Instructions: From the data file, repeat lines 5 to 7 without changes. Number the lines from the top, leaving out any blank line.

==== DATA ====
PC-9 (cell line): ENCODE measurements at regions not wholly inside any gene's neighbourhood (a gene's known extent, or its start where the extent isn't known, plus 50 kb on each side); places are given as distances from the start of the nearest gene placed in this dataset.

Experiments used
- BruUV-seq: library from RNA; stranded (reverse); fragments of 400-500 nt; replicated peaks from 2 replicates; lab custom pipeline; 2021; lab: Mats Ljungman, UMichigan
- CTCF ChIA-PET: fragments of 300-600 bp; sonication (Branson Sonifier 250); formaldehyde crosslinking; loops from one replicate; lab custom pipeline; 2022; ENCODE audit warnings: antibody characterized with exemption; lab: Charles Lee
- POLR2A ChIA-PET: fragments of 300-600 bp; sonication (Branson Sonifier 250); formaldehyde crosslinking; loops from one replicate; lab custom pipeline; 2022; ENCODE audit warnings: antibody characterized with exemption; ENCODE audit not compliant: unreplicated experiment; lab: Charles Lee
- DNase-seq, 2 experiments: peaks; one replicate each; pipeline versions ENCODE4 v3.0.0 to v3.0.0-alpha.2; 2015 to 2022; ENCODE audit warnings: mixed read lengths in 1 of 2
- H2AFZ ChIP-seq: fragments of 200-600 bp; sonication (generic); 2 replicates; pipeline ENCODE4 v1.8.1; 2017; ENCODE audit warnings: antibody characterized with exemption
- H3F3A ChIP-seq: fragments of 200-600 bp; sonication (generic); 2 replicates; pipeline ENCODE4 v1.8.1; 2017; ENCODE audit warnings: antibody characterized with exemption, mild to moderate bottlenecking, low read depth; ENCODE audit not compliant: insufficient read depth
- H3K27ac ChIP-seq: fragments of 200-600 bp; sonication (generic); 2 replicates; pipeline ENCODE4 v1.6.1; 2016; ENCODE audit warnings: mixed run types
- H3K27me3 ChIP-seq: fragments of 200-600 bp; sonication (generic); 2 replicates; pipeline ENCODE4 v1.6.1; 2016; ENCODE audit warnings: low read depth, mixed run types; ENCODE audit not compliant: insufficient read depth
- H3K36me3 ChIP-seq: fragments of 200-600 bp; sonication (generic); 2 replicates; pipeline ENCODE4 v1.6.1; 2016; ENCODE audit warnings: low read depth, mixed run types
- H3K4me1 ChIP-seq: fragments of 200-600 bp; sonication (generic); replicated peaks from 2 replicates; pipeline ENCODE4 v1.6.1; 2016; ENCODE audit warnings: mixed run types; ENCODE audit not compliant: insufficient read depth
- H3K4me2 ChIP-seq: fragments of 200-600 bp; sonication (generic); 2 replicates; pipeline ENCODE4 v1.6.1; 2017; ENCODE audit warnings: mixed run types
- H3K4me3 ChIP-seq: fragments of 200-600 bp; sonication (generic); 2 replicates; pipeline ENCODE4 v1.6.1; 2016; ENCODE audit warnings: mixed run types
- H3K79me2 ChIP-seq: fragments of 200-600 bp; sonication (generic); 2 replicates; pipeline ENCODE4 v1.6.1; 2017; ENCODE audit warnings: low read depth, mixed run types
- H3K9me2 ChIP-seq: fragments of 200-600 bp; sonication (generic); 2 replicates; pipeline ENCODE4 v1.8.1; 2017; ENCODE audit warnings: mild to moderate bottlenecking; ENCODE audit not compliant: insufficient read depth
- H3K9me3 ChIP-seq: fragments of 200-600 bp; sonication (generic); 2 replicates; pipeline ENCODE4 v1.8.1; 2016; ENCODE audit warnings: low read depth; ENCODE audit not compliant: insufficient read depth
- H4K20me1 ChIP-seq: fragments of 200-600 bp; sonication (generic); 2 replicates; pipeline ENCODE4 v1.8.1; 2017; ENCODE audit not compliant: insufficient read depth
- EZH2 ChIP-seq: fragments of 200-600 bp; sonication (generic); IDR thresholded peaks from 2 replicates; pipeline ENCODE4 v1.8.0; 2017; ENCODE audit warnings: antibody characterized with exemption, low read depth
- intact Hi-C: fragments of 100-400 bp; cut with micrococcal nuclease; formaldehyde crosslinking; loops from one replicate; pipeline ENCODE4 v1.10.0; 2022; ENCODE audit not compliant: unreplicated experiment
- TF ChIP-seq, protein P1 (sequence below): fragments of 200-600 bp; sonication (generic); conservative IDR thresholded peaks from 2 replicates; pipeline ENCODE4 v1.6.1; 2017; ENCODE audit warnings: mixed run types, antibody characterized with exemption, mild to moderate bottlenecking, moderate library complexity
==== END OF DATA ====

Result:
- POLR2A ChIA-PET: fragments of 300-600 bp; sonication (Branson Sonifier 250); formaldehyde crosslinking; loops from one replicate; lab custom pipeline; 2022; ENCODE audit warnings: antibody characterized with exemption; ENCODE audit not compliant: unreplicated experiment; lab: Charles Lee
- DNase-seq, 2 experiments: peaks; one replicate each; pipeline versions ENCODE4 v3.0.0 to v3.0.0-alpha.2; 2015 to 2022; ENCODE audit warnings: mixed read lengths in 1 of 2
- H2AFZ ChIP-seq: fragments of 200-600 bp; sonication (generic); 2 replicates; pipeline ENCODE4 v1.8.1; 2017; ENCODE audit warnings: antibody characterized with exemption